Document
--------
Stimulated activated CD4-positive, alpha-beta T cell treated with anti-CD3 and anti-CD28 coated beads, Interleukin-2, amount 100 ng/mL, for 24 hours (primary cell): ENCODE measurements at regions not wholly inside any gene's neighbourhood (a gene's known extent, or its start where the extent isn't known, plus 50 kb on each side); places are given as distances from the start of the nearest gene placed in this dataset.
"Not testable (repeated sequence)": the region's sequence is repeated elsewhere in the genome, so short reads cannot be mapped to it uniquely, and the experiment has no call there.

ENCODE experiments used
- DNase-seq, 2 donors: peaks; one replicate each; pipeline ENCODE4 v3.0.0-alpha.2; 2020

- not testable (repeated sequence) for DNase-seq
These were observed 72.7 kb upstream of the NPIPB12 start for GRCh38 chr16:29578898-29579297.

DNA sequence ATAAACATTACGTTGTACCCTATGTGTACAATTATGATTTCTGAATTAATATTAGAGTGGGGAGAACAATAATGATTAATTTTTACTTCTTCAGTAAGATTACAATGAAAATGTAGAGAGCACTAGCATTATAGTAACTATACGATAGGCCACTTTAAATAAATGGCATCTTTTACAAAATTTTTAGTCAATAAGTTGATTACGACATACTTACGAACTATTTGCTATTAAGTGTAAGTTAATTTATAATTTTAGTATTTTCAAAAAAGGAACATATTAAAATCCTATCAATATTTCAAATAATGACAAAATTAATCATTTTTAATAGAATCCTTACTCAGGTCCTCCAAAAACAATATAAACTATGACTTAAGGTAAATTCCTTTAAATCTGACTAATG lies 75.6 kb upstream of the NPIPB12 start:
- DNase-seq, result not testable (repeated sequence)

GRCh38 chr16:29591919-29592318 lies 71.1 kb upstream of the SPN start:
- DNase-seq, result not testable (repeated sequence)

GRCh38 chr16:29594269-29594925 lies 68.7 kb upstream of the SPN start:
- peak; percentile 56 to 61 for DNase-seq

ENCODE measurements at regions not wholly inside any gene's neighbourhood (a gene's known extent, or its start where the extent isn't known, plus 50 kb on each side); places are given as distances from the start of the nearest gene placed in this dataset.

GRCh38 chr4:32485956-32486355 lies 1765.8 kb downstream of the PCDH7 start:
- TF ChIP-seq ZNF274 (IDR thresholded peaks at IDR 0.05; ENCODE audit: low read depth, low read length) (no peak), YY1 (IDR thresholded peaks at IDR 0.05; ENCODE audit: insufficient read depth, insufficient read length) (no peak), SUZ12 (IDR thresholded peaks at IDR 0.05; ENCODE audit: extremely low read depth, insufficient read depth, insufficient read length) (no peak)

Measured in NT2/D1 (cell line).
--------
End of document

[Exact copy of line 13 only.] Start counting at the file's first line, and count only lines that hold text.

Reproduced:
ENCODE measurements at regions not wholly inside any gene's neighbourhood (a gene's known extent, or its start where the extent isn't known, plus 50 kb on each side); places are given as distances from the start of the nearest gene placed in this dataset.